LONDON, Ohio – Have something you really want to talk about, a “burning issue” or question you want to discuss? Get up, write it down and see who wants to join you.
After hearing that challenge, a dozen or more of those attending the Innovative Farmers of Ohio annual meeting Jan. 26 were on their feet and grabbing markers to put their ideas on the wall.
They were ready to brainstorm, to find out what others in the room might have to say.
“We had a couple of ‘plants’ in the audience,” said IFO executive director Laura Bergman. “But it was amazing. They were on their feet immediately.”
The largest group formed around the question regarding the connection between farmer and consumer, and what farmers would like consumers to know.
A group of more than 30 people sat down on the floor, with others leaning into the group from behind, or straining to get involved in this intense conversation.
Diverse conversations. But there were lively discussions in half a dozen groups gathered around posted questions. Members debated opportunities for young farmers, how rural and urban neighbors can coexist, how to start a political movement to bring back on-farm sale of raw milk, what might be involved in ‘green’ payments, how to deal with new state regulations for farm markets.
It took a lot of effort to break up the conversations, even though other business was at hand and another round of workshop presentations were ready to be presented.
The foundation of IFO has always been farmer-to-farmer networking, Bergman said, and this is the most direct kind.
Bergman reported to the more than 200 attending the annual meeting, held this year at the Proctor Center south of London, Ohio, that IFO has had a busy year.
On-farm research. The organization’s on-farm research trials were conducted in cooperation with other organizations, and are expected to get even stronger in the coming year.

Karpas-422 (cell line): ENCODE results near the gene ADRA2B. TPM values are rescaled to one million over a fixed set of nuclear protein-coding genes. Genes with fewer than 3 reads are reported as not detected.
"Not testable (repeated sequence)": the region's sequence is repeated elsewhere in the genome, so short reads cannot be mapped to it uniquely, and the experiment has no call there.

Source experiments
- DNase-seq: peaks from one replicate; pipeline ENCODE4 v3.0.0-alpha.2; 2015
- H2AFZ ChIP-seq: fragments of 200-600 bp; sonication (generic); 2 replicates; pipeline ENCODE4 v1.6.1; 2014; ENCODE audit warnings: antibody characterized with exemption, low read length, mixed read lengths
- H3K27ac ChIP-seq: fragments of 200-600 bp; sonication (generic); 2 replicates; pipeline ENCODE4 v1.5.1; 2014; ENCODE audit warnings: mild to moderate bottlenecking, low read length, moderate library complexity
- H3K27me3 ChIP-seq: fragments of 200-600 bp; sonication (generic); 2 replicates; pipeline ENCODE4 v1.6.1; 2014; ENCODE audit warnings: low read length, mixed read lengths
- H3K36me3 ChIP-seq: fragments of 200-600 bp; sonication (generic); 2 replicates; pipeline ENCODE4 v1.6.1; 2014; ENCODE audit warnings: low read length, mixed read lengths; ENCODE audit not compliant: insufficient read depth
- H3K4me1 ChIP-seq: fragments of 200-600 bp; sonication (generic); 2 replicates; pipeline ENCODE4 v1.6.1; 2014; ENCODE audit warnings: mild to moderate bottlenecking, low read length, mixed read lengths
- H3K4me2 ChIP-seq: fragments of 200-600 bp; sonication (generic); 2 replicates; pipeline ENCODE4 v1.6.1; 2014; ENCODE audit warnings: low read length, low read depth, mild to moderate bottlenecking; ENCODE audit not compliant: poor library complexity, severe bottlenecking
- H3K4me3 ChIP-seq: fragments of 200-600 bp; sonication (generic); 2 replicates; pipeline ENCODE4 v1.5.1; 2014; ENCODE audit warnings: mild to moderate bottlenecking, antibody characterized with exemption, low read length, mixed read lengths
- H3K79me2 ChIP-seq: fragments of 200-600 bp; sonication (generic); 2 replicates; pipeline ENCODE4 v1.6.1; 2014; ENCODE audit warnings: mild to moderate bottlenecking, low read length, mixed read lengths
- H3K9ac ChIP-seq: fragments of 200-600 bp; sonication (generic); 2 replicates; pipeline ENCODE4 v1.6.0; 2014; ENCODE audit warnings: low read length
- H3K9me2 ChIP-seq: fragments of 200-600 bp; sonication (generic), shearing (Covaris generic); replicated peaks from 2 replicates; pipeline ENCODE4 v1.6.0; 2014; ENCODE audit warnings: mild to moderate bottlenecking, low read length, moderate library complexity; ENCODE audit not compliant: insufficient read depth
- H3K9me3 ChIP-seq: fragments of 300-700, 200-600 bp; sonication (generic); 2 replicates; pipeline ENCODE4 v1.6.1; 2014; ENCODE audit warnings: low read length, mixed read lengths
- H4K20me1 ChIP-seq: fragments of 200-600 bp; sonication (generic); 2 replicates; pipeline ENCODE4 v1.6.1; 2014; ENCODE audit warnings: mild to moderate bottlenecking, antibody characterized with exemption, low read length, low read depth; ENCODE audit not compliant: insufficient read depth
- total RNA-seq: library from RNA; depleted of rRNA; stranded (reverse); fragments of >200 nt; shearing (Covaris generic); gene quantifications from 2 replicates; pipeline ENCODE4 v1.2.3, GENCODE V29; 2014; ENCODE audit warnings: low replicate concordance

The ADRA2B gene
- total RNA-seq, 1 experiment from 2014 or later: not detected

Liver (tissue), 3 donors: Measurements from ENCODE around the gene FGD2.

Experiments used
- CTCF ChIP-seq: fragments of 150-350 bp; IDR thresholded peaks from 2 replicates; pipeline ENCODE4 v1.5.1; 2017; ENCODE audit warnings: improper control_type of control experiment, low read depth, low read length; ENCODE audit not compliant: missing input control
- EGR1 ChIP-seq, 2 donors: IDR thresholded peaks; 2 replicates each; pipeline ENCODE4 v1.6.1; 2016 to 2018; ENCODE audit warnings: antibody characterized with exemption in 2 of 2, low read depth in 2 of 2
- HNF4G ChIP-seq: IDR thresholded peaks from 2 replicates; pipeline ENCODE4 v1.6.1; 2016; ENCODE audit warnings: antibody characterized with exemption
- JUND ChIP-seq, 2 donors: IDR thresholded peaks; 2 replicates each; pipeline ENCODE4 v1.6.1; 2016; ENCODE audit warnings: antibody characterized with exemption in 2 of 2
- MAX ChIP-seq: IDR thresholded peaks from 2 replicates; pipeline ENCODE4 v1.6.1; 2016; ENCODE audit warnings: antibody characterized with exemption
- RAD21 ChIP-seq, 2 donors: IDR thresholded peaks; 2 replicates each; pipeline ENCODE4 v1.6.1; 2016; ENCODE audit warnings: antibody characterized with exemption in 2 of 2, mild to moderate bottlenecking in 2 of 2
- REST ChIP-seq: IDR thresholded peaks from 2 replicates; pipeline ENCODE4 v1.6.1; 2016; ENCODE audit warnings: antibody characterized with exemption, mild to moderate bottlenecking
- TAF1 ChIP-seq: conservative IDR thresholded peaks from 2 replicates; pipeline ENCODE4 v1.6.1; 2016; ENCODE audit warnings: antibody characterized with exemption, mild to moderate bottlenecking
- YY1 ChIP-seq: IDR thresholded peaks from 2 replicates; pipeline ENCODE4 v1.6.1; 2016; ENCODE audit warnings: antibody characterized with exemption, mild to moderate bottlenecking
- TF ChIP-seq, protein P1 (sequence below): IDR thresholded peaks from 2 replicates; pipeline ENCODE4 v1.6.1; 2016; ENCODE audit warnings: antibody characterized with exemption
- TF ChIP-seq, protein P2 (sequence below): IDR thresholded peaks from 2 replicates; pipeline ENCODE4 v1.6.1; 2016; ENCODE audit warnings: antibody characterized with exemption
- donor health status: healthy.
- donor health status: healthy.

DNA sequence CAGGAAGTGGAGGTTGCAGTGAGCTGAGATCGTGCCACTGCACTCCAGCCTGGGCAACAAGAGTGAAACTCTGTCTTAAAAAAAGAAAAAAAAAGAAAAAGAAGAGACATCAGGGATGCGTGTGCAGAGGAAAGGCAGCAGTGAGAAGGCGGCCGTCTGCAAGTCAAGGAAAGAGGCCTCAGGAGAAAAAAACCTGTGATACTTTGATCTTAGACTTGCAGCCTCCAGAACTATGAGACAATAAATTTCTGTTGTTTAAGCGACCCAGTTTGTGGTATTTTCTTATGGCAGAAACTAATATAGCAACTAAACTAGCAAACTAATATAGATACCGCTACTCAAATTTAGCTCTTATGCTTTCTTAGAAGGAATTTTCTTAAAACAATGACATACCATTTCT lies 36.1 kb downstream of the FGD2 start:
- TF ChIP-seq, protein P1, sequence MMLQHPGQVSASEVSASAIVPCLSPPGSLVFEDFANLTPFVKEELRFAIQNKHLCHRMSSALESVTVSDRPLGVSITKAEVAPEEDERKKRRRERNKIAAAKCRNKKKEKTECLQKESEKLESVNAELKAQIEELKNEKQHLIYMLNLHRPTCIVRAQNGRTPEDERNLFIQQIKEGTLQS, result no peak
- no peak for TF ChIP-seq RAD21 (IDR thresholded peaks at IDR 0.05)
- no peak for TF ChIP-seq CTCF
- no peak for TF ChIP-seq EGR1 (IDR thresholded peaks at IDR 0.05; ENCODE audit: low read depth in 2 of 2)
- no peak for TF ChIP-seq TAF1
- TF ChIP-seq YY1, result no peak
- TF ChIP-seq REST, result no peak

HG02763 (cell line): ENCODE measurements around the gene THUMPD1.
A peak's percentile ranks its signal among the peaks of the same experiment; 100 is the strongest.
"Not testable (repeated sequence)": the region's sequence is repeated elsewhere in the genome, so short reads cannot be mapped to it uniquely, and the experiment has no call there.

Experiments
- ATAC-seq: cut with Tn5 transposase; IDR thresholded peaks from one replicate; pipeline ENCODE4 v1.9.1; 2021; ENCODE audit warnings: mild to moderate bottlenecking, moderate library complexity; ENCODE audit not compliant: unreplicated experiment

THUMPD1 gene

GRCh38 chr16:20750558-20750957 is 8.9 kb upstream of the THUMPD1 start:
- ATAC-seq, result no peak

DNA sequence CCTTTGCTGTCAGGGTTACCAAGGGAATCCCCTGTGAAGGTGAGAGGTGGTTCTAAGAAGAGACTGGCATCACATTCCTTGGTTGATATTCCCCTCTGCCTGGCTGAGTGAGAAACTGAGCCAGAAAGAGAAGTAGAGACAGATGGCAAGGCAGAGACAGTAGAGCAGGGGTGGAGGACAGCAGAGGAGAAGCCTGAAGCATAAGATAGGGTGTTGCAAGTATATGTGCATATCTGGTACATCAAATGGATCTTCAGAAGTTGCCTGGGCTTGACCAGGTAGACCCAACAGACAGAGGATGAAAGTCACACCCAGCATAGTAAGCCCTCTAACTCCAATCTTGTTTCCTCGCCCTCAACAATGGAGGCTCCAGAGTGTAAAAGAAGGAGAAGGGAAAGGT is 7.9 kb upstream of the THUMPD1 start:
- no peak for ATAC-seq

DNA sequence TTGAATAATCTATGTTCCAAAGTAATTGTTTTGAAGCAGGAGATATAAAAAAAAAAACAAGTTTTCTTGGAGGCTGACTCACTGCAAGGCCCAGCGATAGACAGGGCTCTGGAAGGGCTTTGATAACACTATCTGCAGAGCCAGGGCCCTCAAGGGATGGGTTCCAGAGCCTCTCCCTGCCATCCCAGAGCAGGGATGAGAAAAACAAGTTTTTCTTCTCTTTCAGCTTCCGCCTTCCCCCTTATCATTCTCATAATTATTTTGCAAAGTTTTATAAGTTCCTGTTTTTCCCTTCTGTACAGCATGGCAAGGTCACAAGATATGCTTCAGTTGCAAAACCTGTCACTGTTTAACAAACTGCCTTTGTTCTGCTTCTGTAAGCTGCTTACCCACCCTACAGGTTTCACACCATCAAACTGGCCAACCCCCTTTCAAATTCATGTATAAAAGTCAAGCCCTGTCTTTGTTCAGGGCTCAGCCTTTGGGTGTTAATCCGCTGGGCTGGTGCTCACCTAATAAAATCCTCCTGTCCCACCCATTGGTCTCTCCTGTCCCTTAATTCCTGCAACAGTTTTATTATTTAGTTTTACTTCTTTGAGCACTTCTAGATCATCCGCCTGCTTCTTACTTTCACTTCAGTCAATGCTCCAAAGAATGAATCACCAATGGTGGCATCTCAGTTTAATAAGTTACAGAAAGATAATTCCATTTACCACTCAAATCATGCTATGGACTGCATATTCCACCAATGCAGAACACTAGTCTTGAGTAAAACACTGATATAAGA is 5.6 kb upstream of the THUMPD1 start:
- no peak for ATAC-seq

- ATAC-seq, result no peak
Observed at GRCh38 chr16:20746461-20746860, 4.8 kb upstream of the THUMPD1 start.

IFO has participated with the Organic Farming Research Foundation in a SARE-funded project to conduct on-farm corn variety trials for organic farms.
It also participated in the Pleasantview Farm food grade soybean trials, testing nine food grade varieties for growing in southern Ohio. This year, IFO members will be accompanying Ohio State’s Richard Moore to Japan in March to discuss sales with Japanese cooperatives interested in buying organic soybeans.
This year, IFO will also be working with the Warner Fund for Sustainable Agriculture through OSU to link university researchers and farmers who are interested in participating in research on sustainable agriculture.
Producer meeting. A meeting of producers is scheduled Feb. 5 at the Stratford Ecological Center in Delaware, Ohio, where IFO has its offices, to let producers discuss on-farm research and to find out about available funding.
The entire membership was invited to attend.
Partnering with two other organic farm organizations, IFO also helped sponsor two farm tour series last summer.
And through the learning circles initiative funded by the Ohio Environmental Protection Agency, IFO members have experimented with establishing riparian buffer zones, improving marketing and distribution systems, promoting ecological awareness and land stewardship, and exploring the possibility of establishing local food systems.
Food systems. Bergman said the organization will begin exploring the idea of alternative food systems, doing research on what the needs are and who is doing what, and beginning a conversation with producers on what might be needed to impact the problem.
IFO hopes to create a model for regional food systems in Ohio.
Biologic farming. At the annual meeting workshop emphasis was placed on health soil and healthy profits.
Gary Zimmer, president of Midwestern Bio-Ag, a Wisconsin biological farming consulting firm, and a passionate advocate for biologically healthy soil, talked about his own farm and ways he has developed to feed his soil.
“Soil is more than nitrogen, phosphorous, potassium,” he said. “We do all these things to the soil, and we don’t really know what we’re doing. What we know about managing soil is only 1 percent of what there is to know.
“But we do know what we don’t know. We don’t know if what we are applying to our soil is safe.”
“But the object is to use as little as possible. You know you will never make your farm better for the future by using chemicals.”
Zimmer talked about crop rotations, about co-plantings with plants that are good at absorbing and preserving soil nutrients, about shallow tilling that does not disturb root channels, and other methods he has experimented with on his own Wisconsin farm.
“My goal is never to leave my dirt exposed,” he said. “I don’t want anyone to be able to see it.”
(You can contact Jackie Cummins at 800-837-3419, ext. 23, or by e-mail at email@example.com.)
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